Mobile in the disaster zone
The horrifying earthquake/tsunami in Japan on March 11, 2011, has spurred no shortage of mobile-related stories among journalists/bloggers. Of these, two mobile bloggers stand out:
In 2010, the agenda and presentations at mobile conferences (also mobile awards) tended to focus more on mobile download apps than mobile Web or messaging. This isn’t surprising considering the huge sums that brands had invested in developing and then promoting these apps through advertising and PR/media coverage; not to mention the profits that agencies (often found on the conference rostrum) of all descriptions have made off the back of app mania.
With all big news and magazine publishers investing considerable funds into the applications for the iPad, Apple’s tablet computer, it is interesting to read an article in a major newspaper, The New York Times (which incidentally has an iPad app), about the reality of the iPad/App store business model.
The top destinations on mobiThinking in 2010 were the Guide to mobile ad networks and the Compendium of global mobile stats with 43,000 and 40,000 page views respectively, followed by the guides to top world’s top mobile markets, mobile agencies and mobile awards.
In 2010 mobiThinking enjoyed 77 percent growth in visitor figures compared with 2009. We attribute this to the quality of the content we received from our many contributors in the form of interviews, guides, country profiles, agency and ad network profiles. Thanks for all your support in 2010.
This blog post attempts to explain three things about mobile marketing, mobile ad networks, apps and analysts that have puzzled - and irritated - mobiThinking throughout 2010. With the help of a briefing with an ad network (Millennial Media), one awards dinner (The EMMAs) and some pre-Christmas drinks and chat, mobiThinking has reached a conclusion. This conclusion, if correct, is a worrying one, as the answers/causes of these puzzles are closely and intertwined, creating a dangerous and self-perpetuating false economy. While Apple and the iPhone have benefited greatly from this false economy, the blame falls, mostly, elsewhere with collective responsibility lying with everyone else who is getting fat off the back of it. It’s not a conspiracy, but there is too much silence from people who ought to know better.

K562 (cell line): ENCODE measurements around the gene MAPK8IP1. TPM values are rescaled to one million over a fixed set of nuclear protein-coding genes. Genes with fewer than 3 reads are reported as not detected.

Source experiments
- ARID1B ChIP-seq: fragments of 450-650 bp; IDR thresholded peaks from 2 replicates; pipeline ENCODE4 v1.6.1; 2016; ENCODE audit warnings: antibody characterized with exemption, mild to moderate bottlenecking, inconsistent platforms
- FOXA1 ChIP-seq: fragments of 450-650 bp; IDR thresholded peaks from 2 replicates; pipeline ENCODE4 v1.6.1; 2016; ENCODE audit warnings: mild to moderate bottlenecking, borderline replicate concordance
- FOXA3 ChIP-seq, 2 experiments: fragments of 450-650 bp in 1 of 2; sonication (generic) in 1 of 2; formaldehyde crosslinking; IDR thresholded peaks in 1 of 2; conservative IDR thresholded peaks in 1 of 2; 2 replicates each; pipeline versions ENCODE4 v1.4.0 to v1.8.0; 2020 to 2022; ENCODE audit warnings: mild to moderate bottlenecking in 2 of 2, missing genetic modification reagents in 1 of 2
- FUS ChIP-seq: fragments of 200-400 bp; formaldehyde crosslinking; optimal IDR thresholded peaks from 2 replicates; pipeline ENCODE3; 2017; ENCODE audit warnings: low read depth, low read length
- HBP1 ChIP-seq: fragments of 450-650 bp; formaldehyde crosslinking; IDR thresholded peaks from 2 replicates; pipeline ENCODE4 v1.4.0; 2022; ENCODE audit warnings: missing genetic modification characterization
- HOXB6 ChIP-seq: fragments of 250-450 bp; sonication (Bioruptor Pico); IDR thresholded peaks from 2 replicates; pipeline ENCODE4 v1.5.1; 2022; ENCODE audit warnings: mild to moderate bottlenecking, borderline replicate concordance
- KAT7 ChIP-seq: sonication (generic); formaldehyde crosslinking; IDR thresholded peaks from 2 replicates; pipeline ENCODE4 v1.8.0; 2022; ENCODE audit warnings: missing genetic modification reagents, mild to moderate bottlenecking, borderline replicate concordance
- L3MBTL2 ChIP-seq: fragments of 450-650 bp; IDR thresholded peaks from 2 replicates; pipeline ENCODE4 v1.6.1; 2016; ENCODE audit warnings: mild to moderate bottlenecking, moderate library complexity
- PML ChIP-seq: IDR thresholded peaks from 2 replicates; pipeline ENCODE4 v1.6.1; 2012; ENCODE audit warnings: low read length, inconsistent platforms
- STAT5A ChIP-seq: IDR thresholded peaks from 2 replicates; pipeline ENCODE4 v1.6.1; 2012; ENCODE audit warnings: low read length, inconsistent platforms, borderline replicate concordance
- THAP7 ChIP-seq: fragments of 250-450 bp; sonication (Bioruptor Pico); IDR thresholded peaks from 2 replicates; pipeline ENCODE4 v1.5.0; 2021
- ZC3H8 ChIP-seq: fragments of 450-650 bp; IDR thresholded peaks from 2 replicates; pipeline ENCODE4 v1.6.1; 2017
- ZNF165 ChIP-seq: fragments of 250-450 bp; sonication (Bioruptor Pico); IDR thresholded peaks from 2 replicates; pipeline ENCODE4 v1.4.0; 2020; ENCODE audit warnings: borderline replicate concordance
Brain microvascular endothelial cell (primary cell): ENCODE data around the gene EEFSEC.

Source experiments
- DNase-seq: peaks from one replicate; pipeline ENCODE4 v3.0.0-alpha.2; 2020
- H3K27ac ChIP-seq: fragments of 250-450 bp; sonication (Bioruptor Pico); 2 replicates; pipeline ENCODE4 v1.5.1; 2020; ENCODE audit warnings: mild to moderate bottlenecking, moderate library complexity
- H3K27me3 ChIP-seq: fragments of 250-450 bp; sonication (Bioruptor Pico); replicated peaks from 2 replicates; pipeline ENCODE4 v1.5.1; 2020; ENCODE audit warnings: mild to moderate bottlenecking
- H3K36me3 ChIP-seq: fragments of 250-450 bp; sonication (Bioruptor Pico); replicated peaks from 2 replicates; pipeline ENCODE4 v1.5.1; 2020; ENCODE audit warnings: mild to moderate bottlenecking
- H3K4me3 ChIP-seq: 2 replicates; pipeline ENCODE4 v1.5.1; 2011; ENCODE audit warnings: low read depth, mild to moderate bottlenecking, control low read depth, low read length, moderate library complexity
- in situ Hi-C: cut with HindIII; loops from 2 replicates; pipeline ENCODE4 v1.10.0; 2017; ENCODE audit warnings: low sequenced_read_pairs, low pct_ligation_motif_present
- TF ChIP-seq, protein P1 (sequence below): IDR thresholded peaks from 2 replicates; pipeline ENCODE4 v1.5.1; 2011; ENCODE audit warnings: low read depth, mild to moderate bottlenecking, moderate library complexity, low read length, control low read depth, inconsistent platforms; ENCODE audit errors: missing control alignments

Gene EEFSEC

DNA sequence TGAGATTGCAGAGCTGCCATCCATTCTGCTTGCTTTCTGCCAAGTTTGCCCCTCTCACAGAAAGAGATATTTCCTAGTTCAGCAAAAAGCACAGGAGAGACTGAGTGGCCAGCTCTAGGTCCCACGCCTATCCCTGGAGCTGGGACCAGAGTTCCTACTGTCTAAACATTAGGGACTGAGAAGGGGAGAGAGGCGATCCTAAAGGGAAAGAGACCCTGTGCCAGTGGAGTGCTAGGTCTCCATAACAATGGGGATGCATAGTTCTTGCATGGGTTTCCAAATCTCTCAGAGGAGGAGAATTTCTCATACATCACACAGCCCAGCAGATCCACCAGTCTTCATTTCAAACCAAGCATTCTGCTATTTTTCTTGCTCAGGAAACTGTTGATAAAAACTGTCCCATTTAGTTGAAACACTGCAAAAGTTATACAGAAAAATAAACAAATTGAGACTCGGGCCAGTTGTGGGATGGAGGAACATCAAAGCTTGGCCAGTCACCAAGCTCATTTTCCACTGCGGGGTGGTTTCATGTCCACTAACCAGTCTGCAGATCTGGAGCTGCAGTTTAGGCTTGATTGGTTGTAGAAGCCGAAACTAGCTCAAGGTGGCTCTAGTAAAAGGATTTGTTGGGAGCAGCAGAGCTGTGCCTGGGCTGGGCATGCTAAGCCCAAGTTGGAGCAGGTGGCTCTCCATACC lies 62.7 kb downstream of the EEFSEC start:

mobiThinking doesn’t expect this opinion to be popular. And those that have been riding the mobile app gravy train are not going to like this prediction for 2011: “Sorry, but it ain’t going to last.”
The MobileSQUARED team has given mobiThinking five free tickets for the New York Roadshow next week to anyone who can answer these questions. All the answers can be found in articles in the MobileSQUARED newsletter.
The next best thing to attending an excellent event is receiving a blow-by-blow report of the conference highlights.
Ian Homer, director of services – and design guru - at mobile agency Bemoko, fills us in on lesson’s learned at last week’s Design for Mobile… It seems we missed an “inspirational conference”.
• Also see this guide to mobile design with tips from the speakers at this event:
With so much media attention on the Google/AdMob investigation, you might expect the FTC to go to some lengths to justify its conclusion that Google's US$750 million purchase of AdMob should go ahead. After all, it believes these networks to be number one and two (that's news, by the way). The hope was that in explaining itself, the FTC statement might help to shed some light on the emerging market of mobile ad networks.
The world has gone m-tastic… m-commerce, m-banking, m-coupons, m-tickets, m-wallets, m-travel, m-retail and many other things pre-fixed with an “m-” (for mobile). All those that are money-related – or should we say m-money – fall into two categories: using a mobile device to a) do banking-type things with cash (deposit, transfer funds, withdraw, get paid, pay bills) and b) purchase things (physical and digital goods, travel and entertainment either on the mobile Web or at the store/venue/station.